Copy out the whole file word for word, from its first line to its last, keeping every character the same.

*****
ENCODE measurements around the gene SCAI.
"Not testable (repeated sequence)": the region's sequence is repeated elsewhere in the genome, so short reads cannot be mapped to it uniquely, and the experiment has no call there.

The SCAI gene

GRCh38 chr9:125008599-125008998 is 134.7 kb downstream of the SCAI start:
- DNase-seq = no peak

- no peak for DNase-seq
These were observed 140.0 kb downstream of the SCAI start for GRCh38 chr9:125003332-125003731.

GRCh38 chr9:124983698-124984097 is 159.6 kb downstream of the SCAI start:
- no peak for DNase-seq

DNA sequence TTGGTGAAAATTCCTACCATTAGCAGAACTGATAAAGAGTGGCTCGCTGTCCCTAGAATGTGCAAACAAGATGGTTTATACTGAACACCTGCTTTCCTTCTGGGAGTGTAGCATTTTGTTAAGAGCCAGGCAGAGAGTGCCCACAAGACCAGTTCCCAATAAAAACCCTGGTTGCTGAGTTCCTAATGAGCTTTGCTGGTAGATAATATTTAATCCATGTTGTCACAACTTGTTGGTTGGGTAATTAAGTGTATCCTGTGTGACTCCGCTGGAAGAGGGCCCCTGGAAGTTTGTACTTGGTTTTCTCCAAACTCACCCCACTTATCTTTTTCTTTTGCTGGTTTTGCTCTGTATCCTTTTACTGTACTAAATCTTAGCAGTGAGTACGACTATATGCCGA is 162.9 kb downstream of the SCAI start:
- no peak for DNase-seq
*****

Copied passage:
ENCODE measurements around the gene SCAI.
"Not testable (repeated sequence)": the region's sequence is repeated elsewhere in the genome, so short reads cannot be mapped to it uniquely, and the experiment has no call there.

The SCAI gene

GRCh38 chr9:125008599-125008998 is 134.7 kb downstream of the SCAI start:
- DNase-seq = no peak

- no peak for DNase-seq
These were observed 140.0 kb downstream of the SCAI start for GRCh38 chr9:125003332-125003731.

GRCh38 chr9:124983698-124984097 is 159.6 kb downstream of the SCAI start:
- no peak for DNase-seq

DNA sequence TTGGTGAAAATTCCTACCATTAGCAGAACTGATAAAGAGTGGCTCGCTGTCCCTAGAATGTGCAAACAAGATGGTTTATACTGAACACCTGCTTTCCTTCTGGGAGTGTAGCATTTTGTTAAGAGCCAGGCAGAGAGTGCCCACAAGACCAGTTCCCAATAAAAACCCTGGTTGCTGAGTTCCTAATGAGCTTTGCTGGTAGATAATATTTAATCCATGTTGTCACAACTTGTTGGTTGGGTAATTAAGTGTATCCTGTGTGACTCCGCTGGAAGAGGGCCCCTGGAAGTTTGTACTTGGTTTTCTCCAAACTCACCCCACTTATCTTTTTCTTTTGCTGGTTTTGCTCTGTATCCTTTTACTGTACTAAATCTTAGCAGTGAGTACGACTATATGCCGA is 162.9 kb downstream of the SCAI start:
- no peak for DNase-seq